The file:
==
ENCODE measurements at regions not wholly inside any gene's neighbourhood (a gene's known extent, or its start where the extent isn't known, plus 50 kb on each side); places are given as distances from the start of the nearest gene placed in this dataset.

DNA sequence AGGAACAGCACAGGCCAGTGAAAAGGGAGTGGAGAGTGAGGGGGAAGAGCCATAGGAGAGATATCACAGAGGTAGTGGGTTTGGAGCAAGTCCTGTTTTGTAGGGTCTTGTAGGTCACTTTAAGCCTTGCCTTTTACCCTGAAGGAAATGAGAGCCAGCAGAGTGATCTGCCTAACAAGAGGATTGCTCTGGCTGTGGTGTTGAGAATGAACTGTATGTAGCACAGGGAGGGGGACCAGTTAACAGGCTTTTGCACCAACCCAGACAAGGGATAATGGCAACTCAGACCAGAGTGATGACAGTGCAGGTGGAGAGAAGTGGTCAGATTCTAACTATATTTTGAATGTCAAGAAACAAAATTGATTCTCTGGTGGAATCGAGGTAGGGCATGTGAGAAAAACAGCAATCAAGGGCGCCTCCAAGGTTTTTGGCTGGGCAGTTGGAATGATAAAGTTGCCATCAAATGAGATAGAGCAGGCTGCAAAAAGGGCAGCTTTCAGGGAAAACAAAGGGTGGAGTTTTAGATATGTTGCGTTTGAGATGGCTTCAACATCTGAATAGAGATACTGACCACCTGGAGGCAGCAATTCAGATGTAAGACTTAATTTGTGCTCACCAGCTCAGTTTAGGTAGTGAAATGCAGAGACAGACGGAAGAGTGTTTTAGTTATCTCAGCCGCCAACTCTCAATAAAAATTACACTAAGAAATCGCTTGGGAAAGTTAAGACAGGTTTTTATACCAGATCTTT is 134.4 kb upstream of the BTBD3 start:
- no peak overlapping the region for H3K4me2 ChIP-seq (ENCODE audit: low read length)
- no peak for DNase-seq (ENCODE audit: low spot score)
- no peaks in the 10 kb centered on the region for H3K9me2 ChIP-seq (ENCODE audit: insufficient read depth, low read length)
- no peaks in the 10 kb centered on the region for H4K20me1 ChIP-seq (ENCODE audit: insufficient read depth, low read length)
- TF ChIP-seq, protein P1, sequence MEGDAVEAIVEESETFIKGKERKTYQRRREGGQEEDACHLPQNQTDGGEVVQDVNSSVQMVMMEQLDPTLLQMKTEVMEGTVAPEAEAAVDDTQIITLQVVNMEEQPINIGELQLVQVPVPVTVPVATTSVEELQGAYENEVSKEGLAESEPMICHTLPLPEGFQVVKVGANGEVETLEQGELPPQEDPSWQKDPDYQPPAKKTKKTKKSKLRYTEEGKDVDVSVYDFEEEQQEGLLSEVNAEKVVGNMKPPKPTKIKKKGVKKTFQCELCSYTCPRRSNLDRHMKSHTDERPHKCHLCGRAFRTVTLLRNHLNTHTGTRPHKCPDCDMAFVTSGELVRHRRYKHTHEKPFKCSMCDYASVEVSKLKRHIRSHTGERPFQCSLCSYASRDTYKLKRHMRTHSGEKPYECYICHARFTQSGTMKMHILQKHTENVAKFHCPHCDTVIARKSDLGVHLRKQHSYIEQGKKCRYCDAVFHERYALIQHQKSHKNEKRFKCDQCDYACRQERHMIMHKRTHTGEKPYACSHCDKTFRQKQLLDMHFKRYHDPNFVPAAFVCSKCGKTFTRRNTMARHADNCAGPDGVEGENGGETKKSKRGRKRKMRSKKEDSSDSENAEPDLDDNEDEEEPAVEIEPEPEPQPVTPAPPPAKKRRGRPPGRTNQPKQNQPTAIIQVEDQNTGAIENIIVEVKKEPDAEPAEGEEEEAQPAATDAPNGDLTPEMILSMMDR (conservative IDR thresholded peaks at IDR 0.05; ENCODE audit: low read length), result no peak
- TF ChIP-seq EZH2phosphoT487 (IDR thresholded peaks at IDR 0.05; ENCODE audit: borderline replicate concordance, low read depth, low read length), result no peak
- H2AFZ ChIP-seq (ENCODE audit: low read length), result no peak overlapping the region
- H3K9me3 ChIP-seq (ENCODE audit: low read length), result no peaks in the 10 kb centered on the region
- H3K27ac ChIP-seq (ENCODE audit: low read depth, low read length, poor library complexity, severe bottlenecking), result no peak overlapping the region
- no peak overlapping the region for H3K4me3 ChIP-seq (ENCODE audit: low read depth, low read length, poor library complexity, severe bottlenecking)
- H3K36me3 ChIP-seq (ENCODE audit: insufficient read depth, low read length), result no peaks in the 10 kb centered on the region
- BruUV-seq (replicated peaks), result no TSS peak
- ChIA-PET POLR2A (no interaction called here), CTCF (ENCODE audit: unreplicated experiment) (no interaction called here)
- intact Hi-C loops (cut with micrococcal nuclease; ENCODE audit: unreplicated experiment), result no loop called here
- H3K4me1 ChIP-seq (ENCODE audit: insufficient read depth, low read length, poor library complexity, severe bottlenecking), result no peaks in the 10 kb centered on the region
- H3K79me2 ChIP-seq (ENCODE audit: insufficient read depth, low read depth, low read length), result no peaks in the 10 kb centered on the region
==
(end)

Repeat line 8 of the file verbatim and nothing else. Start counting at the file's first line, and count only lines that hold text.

- TF ChIP-seq EZH2phosphoT487 (IDR thresholded peaks at IDR 0.05; ENCODE audit: borderline replicate concordance, low read depth, low read length), result no peak